Is Your Agent Really Working For You?

By: Thomas Cook

Is Your Agent Really Working For You?

You wouldn’t -- for a lot of good reasons -- go into a contested divorce proceeding without an attorney, or worse, take the advice of your spouse’s attorney.
 
Why, then, would you buy a home -- an adversarial process regardless of how friendly everyone involved in the transaction seems -- without someone on your side?
 
Oh, you think home buyers have always had representation? Well, think again.
 
As a buyer, you are not represented unless you’ve told the real estate agent who is showing you homes that you want that agent to represent you as your “buyer agent.” If you haven’t, “your agent” could be representing the seller.
 
Recently, more home buyers have been asking, “Who represents whom?” As a result, many are opting to be represented by a buyer’s agent to take them through the process, from house hunting to closing.
 
The greatest thing about buyer representation is it doesn’t cost the purchaser anything and often saves them thousands from the purchase price.
 
The Way We Were
 
Until 1995 in Toronto, real estate was sold the way it always had been -- the listing agent obtained the listing from the seller and represented that seller. A second agent, the “selling agent,” brought the buyer to the table, but was acting as a sub-agent (an agent of the listing agent) often unbeknownst to the buyer.
 
In this situation, even though the selling agent may have never met the seller, he or she still had a legal obligation to report to the seller any information the buyer revealed, or any information the agent found out about the buyer’s situation that would help the seller’s negotiating position.
 
That makes the agents sound evil, but in fact, if they had not communicated the information to the seller, they would have been breaking the law.
 
Both agents had a fiduciary obligation -- a legal and moral obligation to work toward the best interests of the beneficiary. The seller was the client for whom agents were working. The buyer was merely the customer.
 
The Revolution Begins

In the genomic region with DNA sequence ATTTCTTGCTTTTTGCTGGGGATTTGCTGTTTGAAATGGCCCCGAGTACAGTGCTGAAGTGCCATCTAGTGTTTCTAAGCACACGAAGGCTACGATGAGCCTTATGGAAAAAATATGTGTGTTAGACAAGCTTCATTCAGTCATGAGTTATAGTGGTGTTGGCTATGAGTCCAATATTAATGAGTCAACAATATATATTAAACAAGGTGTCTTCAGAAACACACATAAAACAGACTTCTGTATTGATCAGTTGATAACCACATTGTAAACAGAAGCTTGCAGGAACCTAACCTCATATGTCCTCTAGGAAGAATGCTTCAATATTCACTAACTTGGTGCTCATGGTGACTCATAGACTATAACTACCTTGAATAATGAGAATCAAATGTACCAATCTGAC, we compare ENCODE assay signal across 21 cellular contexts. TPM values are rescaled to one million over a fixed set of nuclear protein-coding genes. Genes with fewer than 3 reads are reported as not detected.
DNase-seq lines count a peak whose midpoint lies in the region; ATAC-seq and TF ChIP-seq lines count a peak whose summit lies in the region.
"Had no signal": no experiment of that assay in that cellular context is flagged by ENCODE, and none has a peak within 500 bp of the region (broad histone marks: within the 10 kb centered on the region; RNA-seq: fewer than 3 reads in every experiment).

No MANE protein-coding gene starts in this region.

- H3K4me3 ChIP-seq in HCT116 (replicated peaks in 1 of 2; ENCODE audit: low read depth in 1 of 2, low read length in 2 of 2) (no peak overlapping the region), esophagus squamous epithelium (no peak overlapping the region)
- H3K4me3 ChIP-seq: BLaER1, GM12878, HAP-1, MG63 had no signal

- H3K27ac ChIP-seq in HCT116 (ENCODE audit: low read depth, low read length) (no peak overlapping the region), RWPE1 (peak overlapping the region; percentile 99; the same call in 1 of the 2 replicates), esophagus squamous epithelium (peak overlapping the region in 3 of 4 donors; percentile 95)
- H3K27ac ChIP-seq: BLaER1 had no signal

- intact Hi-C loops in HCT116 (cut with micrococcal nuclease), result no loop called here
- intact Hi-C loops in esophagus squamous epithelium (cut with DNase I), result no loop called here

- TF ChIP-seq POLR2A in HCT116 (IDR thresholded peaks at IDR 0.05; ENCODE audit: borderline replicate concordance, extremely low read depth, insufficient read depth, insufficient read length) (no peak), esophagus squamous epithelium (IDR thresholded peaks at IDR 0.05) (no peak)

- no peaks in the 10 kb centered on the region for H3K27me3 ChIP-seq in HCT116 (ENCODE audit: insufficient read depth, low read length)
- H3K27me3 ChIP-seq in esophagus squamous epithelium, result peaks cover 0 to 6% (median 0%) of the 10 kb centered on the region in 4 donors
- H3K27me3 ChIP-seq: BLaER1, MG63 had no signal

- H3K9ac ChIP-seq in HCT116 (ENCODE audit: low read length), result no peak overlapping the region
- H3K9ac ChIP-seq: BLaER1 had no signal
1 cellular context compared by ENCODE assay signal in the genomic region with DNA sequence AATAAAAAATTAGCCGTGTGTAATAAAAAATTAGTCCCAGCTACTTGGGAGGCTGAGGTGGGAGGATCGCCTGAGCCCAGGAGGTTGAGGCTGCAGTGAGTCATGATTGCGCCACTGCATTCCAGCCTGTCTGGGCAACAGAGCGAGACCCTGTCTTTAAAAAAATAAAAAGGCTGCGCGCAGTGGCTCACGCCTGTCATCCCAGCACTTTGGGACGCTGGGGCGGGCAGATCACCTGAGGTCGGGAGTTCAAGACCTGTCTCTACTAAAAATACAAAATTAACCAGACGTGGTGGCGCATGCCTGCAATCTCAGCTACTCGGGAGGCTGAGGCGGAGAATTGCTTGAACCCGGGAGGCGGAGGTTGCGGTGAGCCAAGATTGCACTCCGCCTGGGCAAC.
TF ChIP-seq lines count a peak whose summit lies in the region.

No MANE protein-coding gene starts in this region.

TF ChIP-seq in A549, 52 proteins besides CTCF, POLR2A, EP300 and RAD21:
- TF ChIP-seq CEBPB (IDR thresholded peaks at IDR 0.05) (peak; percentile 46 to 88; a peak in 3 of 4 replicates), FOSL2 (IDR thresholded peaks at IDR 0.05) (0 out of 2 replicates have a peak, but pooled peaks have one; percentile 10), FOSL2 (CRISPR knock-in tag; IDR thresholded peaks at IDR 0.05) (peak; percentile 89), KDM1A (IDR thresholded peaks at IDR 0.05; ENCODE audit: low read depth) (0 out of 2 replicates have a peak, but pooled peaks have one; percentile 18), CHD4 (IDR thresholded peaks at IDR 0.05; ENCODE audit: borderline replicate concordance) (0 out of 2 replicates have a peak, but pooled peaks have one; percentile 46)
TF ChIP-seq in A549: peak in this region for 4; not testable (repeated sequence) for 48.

In 1983, however, a classic study started a revolution in real estate sales. The Federal Trade Commission in the USA found that 72 percent of all buyers believed the agent they worked with was representing their interests.
 
That meant that three out of four buyers were “spilling their guts to agents who weren’t representing them,” as one buyer agent wrote. The report fueled a nationwide legislative agenda that forced the real estate industry to disclose whom the broker or licensee represents in every situation. By 1988, most US states had disclosure laws in place.
 
The executive director of the 60,000 + member Real Estate Buyer Agent Council (REBAC), says times have changed.
 
A survey conducted in 2003 found almost 60 percent of home buyers used buyer representation and that number is over 95% today.
 
REBAC trains Realtors how to serve the buyer and grants the respected Accredited Buyer Representative (ABR) designation to agents for reaching certain education and experience standards.
 
Buyer representation is not the exception anymore, it’s the norm. Consumers now know they have the right to be represented.
 
Telling It Like It Is
 
In some provinces, you can still work under the old sub-agent system, or you can choose to have buyer representation. Many provinces (including the Province of Ontario) and the Canadian Real Estate Association Realtor Code of Ethics, however, now require “Disclosure of agency” by which any agent is required to disclose his or her legal relationship with a buyer or seller “at first substantive contact”.